Oil rallied as a key North American crude pipeline remains shut with no timeline for reopening. 

West Texas Intermediate rose as much as 4.1 per cent to trade over US$73 a barrel, with traders buying again after last week’s 11 per cent plunge. Crude’s slump pushed the U.S. benchmark to settle Friday below its nine-day relative strength index, a technical indicator that oil is oversold and a reversal may be in store.

TC Energy Corp. is continuing recovery efforts at its shuttered Keystone pipeline —which links fields in Canada to refiners on the U.S. Gulf Coast — and a date for a restart hasn’t yet been set, according to a statement on Sunday. Refined products also recovered this morning, with gasoline futures rising 1.2 per cent after touching a new low for the year overnight.

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Crude is on track for its first back-to-back quarterly decline since mid-2019 as the demand outlook sours and thin liquidity exacerbates price swings into the year-end. December was expected to be a rocky month with sanctions on Russian oil shipments taking effect, but the weakening demand outlook — led by risks to global growth — has weighed on prices.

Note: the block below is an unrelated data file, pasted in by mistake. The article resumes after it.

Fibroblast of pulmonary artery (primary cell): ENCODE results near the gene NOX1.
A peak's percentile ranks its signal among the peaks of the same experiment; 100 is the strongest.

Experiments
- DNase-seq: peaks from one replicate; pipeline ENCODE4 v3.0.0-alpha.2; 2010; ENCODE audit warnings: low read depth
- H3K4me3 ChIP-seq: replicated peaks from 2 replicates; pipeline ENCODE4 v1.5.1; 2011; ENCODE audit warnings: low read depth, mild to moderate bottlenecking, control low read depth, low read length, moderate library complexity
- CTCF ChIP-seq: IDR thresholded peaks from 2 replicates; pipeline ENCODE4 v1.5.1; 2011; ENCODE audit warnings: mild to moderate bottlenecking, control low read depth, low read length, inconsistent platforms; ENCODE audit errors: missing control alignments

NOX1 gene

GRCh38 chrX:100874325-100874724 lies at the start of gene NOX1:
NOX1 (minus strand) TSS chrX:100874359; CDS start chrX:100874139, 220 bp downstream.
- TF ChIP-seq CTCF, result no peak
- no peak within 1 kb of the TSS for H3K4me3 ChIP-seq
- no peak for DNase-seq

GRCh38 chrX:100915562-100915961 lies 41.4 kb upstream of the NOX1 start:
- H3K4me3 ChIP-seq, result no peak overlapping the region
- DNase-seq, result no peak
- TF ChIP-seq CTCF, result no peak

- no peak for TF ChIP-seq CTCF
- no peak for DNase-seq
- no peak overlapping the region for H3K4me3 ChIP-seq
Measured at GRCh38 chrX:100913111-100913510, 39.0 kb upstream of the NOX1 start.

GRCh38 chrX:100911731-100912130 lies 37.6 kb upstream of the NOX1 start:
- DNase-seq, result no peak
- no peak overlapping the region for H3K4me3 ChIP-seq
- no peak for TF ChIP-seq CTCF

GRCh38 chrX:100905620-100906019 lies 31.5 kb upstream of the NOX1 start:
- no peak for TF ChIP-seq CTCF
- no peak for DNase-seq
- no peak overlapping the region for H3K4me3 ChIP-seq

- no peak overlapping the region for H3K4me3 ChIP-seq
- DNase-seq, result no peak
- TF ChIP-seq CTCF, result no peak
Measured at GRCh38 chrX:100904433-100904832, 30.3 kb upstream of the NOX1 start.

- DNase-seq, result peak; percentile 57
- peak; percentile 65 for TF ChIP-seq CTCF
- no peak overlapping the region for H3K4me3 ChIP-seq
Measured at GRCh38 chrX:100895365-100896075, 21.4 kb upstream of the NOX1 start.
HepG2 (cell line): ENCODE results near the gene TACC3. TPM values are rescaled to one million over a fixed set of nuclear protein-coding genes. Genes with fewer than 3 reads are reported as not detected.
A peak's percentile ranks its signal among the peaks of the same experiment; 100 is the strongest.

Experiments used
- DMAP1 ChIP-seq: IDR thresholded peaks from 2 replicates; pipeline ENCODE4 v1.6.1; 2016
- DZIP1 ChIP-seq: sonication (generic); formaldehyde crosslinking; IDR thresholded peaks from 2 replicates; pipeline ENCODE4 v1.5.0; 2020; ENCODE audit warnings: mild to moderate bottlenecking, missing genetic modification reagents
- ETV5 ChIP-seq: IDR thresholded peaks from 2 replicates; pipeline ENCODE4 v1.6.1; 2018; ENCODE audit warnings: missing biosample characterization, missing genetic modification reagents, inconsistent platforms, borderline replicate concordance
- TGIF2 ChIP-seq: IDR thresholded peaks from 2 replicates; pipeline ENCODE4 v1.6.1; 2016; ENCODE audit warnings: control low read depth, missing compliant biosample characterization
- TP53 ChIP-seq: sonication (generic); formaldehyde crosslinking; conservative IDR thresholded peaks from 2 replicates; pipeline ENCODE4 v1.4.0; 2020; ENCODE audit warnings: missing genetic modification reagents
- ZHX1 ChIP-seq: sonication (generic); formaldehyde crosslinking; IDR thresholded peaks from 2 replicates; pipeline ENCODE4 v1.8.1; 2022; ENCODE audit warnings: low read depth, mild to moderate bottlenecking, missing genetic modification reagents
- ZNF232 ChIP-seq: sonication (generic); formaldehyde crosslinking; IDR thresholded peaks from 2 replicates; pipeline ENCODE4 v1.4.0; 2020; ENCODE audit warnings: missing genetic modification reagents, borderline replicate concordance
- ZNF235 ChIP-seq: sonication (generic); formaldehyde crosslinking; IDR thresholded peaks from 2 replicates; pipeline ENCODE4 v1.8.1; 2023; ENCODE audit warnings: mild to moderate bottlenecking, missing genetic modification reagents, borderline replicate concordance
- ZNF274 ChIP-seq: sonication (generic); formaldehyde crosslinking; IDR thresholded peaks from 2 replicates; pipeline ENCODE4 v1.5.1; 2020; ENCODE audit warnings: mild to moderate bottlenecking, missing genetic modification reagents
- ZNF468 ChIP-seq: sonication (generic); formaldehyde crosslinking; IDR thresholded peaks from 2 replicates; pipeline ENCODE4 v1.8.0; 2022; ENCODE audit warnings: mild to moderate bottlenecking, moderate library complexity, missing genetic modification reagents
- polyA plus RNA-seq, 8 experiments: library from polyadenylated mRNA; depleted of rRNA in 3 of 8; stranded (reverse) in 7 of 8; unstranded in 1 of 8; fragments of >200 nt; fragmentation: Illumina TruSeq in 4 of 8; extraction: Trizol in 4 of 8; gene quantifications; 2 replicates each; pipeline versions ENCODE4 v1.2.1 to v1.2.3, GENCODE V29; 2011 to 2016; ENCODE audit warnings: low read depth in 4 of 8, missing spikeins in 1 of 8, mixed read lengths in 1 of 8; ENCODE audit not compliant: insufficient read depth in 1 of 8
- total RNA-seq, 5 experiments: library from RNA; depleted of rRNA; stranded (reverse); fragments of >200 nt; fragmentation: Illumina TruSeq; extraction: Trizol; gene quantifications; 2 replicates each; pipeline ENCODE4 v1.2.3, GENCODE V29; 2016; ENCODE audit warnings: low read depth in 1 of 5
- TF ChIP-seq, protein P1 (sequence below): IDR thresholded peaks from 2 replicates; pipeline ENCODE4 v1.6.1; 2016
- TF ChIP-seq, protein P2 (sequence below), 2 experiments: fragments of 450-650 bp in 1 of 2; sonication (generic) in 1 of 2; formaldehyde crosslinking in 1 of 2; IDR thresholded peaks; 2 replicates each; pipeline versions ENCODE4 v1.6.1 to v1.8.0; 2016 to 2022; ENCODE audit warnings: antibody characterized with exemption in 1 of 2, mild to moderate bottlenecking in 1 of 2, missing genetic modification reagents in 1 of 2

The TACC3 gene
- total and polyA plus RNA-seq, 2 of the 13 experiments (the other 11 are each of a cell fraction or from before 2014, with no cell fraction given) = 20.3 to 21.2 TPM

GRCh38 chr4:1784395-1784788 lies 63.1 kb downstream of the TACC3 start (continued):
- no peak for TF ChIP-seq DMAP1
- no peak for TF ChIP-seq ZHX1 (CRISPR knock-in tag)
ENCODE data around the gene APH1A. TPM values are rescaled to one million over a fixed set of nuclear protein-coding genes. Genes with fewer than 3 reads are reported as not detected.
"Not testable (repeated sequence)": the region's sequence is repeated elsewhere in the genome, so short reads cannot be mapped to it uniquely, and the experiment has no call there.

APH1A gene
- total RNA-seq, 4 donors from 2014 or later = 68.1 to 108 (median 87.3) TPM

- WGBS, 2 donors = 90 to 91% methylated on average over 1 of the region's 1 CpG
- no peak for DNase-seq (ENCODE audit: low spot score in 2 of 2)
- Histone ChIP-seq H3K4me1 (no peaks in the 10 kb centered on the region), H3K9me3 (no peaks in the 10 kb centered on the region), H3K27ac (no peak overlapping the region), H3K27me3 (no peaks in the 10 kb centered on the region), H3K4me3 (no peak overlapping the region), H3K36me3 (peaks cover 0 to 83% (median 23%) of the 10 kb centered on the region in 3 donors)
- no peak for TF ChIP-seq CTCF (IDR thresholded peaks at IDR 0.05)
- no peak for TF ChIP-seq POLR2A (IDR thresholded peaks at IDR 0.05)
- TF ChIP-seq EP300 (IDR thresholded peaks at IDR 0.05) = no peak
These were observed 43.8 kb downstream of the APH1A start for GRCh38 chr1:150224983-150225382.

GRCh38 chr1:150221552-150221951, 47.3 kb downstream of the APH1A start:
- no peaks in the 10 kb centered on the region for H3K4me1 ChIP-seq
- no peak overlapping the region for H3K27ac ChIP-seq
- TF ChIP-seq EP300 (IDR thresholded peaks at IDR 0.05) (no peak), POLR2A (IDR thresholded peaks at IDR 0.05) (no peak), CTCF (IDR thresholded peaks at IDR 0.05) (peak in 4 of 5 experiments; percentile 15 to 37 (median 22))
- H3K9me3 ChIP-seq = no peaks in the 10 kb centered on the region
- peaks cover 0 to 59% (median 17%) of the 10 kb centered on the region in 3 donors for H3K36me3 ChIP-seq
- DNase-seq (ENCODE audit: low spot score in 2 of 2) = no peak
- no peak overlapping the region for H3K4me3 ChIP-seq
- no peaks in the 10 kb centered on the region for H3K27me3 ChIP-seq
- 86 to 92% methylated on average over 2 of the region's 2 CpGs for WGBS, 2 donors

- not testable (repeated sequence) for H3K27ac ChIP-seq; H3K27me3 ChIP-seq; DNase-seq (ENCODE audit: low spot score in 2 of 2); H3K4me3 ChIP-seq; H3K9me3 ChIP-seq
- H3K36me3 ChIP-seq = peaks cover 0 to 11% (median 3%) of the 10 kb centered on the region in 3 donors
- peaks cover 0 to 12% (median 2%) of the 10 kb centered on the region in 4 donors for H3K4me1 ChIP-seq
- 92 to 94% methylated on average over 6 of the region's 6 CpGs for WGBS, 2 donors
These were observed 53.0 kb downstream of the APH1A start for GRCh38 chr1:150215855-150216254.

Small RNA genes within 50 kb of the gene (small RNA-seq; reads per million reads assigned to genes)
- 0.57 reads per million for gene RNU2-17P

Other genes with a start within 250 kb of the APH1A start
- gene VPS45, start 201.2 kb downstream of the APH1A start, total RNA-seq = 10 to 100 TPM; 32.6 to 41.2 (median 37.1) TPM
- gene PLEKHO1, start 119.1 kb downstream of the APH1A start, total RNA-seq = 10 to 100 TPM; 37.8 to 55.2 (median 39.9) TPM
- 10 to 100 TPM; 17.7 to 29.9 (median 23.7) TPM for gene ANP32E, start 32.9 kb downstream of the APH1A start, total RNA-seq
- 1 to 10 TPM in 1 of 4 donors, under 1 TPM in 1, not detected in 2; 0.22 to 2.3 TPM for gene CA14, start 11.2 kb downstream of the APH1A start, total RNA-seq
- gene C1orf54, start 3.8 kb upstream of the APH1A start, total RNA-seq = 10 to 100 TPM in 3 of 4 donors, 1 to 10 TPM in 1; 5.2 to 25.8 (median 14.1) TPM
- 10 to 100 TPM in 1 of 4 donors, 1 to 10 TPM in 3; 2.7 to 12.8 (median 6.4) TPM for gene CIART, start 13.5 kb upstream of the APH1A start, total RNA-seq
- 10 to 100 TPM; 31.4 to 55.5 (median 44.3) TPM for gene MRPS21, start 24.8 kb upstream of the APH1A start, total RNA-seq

Following the imposition of the price cap on Russian crude and related curbs, a backlog of tankers waiting to haul oil through Turkey’s vital shipping straits built up amid a dispute over insurance cover. That now appears to be clearing, with a port agent tally on Sunday showing 19 tankers waiting to pass through the Bosphorus and Dardanelles straits, down from a total of 27 on Saturday.


  • WTI for January delivery rose US$2.80 to US$73.82 a barrel by 11:05 a.m. in New York.
  • Brent for February settlement rose US$2.35 to US$78.45 a barrel.

Treasury Secretary Janet Yellen, one the price cap’s architects, gave a qualified thumbs-up on the initiative, telling CBS’s “60 Minutes” that the outcome was “so far, so good.” In the Middle East, meanwhile, Saudi Arabia’s Energy Minister Prince Abdulaziz bin Salman said the impact remained uncertain.